This paper proposes a methodology for “design for localisation” that addresses the challenge of designing a product for local manufacture and use, whilst considering the production process availability and the context of the local geographic area. The methodology is derived from a case study of the development of a propeller turbine in Nepal. In the case study, the initial challenge was the absence of a low head turbine that could be manufactured, used and repaired in Nepal. A potential solution from previous academic work was identified however its intended operating environment differed considerably. Through identification of the specific local requirements, the design priorities for individual sub-systems in the new context were developed. Using three examples, design changes driven by improving the ease of manufacture and applicability to the local context are explained. Multiple phases of field and laboratory-based testing were used to validate, adapt and improve the design and its method for implementation. The experiences of the case study lead to three rules for design for localisation using an identified potential solution for a local problem: firstly, to derive local product requirements; secondly to develop solutions appropriate for local manufacturing; and finally, to conduct field-testing phases to ensure the product is suitable for its intended application.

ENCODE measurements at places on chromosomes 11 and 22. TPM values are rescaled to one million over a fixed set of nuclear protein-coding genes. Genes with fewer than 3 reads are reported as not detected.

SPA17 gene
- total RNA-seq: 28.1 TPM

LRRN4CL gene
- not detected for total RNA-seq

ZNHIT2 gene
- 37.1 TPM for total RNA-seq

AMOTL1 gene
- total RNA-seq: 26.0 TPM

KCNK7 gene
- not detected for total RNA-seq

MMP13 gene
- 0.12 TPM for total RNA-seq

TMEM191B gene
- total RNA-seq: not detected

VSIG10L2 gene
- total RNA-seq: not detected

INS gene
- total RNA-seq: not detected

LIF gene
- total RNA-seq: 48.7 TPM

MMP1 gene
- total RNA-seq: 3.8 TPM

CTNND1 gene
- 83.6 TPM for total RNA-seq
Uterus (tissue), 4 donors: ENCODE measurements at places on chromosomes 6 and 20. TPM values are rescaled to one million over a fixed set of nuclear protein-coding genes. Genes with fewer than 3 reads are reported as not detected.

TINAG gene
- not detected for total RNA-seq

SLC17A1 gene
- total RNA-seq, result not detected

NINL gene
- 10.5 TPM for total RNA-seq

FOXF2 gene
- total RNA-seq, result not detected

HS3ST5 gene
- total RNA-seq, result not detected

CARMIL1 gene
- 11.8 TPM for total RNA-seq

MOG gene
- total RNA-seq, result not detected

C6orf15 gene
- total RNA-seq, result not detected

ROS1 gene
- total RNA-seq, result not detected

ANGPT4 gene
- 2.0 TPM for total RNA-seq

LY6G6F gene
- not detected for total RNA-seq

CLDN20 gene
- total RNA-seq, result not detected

- local manufacture